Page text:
UK unveils cost-of-living budget as strikes rage
Britain's government on Wednesday vowed a hefty £94 billion ($114 billion) in cost-of-living support for this year and next, as it forecast the UK to stay out of recession and inflation to slow sharply.
Unveiling an annual budget set against a backdrop of mass strikes, finance minister Jeremy Hunt said he was "protecting struggling families" as he outlined more support especially for energy bills and childcare.
Coinciding with the budget, teachers, junior doctors, civil servants, BBC journalists and drivers on London's Underground network staged the latest walkouts, demanding higher wages in line with soaring prices.
"High inflation is the root cause of the strikes we have seen in recent months," Chancellor of the Exchequer Hunt told parliament.
"We will continue to work hard to settle those disputes but only in a way that does not fuel inflation," he added.
- No recession -
UK inflation remains above 10 percent but should cool to 2.9 percent by year-end, Hunt said.
"The UK will not... enter a technical recession this year," he added, after the economy narrowly avoided two successive quarters of contraction in 2022.
The government said it would extend a subsidy on energy bills for a further three months, after Russia's invasion of Ukraine sent them soaring.
Prime Minister Rishi Sunak's Conservative administration also announced increased childcare funding and other actions aimed at encouraging parents, the over-50s and others back into the jobs market.
Hunt unveiled a major expansion of the government's free childcare scheme, in a bid to tackle some of Europe's highest childcare costs and encourage parents back to work.
It is looking to fill 1.1 million staff vacancies -- in part caused by a lack of EU workers following Brexit, and by a record number of people classed as long-term sick since the Covid pandemic.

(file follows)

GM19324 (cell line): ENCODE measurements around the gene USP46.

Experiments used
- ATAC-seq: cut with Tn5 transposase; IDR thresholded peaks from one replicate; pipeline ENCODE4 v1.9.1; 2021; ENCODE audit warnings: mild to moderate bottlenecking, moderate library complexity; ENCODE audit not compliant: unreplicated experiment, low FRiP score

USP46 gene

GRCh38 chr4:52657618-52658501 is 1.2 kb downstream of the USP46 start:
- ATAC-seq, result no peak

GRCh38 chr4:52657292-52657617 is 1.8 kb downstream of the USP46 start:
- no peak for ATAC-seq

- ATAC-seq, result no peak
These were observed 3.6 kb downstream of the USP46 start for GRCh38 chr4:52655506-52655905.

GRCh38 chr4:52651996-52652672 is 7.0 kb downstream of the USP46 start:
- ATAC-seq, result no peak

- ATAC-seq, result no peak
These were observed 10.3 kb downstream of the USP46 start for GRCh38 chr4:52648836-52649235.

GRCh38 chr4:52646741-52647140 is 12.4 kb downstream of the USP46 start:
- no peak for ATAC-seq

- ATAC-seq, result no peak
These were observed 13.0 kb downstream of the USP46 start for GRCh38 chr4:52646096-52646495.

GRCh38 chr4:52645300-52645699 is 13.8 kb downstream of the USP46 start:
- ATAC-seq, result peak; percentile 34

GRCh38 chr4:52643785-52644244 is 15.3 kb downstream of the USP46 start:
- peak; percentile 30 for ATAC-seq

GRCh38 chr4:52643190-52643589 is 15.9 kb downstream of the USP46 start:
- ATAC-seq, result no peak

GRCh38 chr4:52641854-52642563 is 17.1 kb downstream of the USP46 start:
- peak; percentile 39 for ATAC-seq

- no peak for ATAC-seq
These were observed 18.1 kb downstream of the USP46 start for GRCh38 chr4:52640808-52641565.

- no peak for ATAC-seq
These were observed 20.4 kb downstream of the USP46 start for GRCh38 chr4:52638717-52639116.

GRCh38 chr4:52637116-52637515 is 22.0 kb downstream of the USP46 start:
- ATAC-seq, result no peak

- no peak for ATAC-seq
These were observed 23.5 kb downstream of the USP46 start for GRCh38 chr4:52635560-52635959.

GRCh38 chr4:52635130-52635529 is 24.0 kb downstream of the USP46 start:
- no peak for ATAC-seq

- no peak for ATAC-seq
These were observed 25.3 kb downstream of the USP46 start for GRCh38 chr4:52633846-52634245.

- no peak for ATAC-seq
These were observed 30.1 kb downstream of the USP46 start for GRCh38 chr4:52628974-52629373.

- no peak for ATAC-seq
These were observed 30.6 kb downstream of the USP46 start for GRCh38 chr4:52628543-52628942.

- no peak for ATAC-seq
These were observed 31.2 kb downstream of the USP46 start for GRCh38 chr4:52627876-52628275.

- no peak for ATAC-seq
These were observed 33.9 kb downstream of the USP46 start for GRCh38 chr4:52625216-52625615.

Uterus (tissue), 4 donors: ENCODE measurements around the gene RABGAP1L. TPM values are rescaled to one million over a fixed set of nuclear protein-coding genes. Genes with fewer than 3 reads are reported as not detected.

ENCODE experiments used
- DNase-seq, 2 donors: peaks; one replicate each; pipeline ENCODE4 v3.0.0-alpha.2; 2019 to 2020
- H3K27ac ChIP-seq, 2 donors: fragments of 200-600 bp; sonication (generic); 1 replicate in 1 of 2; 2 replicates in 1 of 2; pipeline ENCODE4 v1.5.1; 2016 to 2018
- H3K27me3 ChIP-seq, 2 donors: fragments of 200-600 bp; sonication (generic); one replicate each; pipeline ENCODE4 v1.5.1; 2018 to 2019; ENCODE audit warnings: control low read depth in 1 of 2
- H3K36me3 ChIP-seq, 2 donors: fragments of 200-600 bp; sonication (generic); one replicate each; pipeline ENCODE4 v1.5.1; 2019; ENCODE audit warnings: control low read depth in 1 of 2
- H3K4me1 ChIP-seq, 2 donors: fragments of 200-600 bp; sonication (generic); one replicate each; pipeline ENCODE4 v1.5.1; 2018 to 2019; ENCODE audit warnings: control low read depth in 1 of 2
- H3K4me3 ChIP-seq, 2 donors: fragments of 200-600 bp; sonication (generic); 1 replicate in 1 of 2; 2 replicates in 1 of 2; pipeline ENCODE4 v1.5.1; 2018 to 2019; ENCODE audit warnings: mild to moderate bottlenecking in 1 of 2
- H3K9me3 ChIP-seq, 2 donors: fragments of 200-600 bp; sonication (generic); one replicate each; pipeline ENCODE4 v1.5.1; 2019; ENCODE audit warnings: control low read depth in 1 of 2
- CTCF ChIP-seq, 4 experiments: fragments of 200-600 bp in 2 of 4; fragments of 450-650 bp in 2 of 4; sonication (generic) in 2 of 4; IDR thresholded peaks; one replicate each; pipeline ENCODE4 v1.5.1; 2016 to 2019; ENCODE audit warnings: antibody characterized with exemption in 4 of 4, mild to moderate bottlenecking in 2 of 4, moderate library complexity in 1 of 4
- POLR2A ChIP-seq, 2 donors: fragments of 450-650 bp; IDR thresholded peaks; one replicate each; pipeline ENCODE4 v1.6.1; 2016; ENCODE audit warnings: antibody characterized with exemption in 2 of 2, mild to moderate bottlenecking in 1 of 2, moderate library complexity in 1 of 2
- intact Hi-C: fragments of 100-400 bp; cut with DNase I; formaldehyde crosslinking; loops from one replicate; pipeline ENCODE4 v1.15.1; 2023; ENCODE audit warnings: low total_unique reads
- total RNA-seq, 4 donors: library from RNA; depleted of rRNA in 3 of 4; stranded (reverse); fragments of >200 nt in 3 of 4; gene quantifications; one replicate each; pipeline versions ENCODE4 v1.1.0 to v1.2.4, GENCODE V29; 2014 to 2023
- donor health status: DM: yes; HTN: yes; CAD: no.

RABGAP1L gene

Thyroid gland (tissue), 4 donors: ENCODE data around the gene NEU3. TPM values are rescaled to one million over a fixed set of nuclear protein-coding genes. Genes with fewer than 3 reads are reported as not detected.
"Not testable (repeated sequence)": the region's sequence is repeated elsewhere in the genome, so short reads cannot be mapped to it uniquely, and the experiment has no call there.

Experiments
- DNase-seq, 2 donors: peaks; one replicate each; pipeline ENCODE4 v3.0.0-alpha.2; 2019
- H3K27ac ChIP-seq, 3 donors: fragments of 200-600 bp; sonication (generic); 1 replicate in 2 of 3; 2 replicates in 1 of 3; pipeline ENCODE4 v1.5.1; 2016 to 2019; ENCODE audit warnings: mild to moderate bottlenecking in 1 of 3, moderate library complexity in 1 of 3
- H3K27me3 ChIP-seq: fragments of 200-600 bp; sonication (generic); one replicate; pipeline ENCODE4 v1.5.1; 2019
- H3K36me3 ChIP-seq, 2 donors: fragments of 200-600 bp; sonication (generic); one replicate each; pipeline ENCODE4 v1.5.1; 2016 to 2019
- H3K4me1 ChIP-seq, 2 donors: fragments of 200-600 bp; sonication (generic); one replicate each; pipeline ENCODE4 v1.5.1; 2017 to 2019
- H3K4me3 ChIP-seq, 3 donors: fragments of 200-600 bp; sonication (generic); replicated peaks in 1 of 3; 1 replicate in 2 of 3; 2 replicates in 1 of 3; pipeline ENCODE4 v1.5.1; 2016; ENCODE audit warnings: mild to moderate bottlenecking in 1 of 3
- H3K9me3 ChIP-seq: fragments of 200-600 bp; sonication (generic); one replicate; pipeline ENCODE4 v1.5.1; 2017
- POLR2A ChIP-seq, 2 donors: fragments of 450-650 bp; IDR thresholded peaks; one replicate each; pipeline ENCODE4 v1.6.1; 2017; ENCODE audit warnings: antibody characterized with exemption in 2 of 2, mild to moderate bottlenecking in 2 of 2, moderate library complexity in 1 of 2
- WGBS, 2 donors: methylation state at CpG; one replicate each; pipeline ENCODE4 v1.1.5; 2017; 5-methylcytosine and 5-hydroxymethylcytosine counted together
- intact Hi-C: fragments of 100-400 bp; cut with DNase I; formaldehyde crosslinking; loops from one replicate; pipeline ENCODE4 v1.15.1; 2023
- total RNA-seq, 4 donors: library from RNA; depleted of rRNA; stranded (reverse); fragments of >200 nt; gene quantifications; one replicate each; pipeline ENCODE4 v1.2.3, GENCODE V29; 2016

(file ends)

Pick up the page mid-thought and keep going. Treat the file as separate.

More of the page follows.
The chancellor also confirmed workers could put more tax-free money into private pensions, in an attempt to discourage early retirement.
However, opposition Labour leader Keir Starmer argued this was a "permanent tax cut... for the richest one percent" as many did not have enough income to benefit.
Faced with the geopolitical tensions over Ukraine, Hunt confirmed UK defence spending would increase by £11 billion over the next five years.
He also outlined a 20-year plan to capture carbon and commit to nuclear energy, as the government seeks to strengthen energy supplies and establish a "net zero" economy by 2050.
- 'No rabbit, no hat' -
However, the chancellor kept a tight leash on spending after debt jumped as a result of the pandemic.
Hunt only took office in October -- reversing unfunded tax cuts that were imposed by Sunak's short-lived predecessor Liz Truss, whose free-market policies sent markets into a panic.
"It's common for the chancellor to 'pull a rabbit out of their hat' during budgets," remarked Stuart Fox, politics lecturer at the University of Exeter.
"As far as Jeremy Hunt is concerned, however, there's not enough money to pay for the rabbit -- or the hat -- because of spiralling inflation, sluggish growth and the disastrous impact of Liz Truss' premiership on the public finances."
Paul Johnson, director of the Institute for Fiscal Studies (IFS) think-tank, added that Sunak had made a "political choice" regarding public-sector pay.
"There was no funding to be found to improve the pay offer to striking public-sector workers, where £6 billion might have been enough to make an inflation-matching pay offer possible," Johnson commented.
"That's a political choice. Money for motorists," he said, referring to Hunt's announcement of a freeze on fuel duty, "but not for nurses, doctors and teachers".